Democratic Socialism: The Challenge of the Eighties and Beyond
Contains Illustrations, Index
J. Frank Harrison taught at St. Francis Xavier University, Antigonish, Nova Scotia.
Here we have a collection of presentations made by social democrats at a conference organized in 1983 in Vancouver by the Boag Foundation. They reflect well the concerns of socialists today, broaching questions of technology, unemployment, exploitation and sexism in the workplace, and many others. Pervading all of the discussion, however, is the sense of ideological and political crisis brought on by the rise of the New Right, and the attack of these neo-conservatives upon that product of capitalist development which usually goes under the nomenclature of “welfare state.”
To the extent that free-marketeers have been successful in influencing government policies in both Europe and North America (their ideological presumptions of trickle-down effect, supply-side stimulus, and the danger of creeping communism through welfarism), the socialist as well as the liberal must regard them as a threat. However, where the liberals wish only to protect the welfare state, the socialists are beginning to rethink their whole attitude, suggesting perhaps that it is no longer a vehicle of development toward socialist goals. Democratic Socialism recognizes this and attempts to point out some directions that must now be taken. The discussion is improved further by the inclusion of audience comments as addenda to the papers of academics, politicos, and unionists.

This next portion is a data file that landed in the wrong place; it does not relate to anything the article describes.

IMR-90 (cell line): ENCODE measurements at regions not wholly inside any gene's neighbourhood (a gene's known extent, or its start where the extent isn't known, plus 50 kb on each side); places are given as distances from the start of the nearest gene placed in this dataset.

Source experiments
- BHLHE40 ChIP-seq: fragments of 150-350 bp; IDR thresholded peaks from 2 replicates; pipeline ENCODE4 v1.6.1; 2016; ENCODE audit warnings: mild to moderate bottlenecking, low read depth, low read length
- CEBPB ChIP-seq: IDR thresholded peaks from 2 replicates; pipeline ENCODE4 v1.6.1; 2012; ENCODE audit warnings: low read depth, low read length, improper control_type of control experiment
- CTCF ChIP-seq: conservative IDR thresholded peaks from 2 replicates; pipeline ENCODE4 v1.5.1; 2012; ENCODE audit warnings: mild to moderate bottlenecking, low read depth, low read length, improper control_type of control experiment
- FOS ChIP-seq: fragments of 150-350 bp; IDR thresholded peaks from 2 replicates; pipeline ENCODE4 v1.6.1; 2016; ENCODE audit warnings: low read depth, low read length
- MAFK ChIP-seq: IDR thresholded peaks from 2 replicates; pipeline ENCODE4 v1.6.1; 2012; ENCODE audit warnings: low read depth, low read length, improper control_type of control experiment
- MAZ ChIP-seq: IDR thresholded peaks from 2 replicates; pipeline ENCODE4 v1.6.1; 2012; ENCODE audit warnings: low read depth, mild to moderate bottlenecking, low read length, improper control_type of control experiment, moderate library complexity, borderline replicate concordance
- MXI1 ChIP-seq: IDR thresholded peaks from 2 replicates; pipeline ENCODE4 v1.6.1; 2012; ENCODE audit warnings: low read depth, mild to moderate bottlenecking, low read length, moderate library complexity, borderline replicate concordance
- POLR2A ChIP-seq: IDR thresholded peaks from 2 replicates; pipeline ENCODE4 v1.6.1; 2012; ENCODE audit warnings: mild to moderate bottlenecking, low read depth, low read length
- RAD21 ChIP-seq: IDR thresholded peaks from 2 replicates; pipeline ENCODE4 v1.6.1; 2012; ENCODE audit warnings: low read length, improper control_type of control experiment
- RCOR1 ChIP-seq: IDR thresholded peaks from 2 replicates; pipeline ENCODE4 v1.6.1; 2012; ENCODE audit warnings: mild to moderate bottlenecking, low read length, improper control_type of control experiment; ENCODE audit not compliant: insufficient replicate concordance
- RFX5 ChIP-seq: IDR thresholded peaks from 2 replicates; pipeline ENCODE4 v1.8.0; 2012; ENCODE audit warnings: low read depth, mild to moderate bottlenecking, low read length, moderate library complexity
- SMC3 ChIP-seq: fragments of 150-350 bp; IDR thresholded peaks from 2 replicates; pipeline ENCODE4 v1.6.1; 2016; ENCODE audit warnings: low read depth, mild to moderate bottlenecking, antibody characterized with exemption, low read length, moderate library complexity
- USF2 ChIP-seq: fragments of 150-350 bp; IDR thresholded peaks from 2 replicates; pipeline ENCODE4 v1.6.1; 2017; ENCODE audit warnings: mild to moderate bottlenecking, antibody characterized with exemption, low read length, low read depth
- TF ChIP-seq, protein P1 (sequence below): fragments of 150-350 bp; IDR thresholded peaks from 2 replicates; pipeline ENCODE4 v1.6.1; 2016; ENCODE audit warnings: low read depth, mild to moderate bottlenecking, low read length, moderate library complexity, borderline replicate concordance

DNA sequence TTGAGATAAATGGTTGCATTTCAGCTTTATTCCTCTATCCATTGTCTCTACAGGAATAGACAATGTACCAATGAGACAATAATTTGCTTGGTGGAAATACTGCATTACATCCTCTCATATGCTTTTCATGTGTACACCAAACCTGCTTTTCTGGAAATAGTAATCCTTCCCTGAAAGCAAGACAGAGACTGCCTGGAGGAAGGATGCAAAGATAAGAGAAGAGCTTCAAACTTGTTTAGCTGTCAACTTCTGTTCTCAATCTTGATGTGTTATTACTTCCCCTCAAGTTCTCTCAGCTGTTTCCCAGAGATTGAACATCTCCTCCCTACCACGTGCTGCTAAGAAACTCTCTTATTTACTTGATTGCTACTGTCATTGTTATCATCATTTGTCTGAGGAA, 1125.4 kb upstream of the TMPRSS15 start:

We are invited here to broaden our critical imaginations and become critical of past practices. Instead of merely bargaining for labour’s portion of the capitalist pie, advocating public corporations, safeguarding wages against inflation and jobs against technology, perceptions are broadened into a reaffirmation of democratic control of human and material resources. This democracy is democracy in the workplace and in the community, decentralized, and as such a necessary contradiction to corporate and government hierarchies, which now demonstrate themselves as neither capable of nor concerned with changing the status quo.
Not only is this revolutionary in the proper sense of the word, but it is also persuasive. There are no utopian pictures here, mere directions suggested. There is much soul-searching concern about the role of trade unions, the role of the state, the implications of transnational corporations, militarization, and the global character of economic and social problems. Socialism, it seems, must still be international if it is to maintain its moral and intellectual integrity.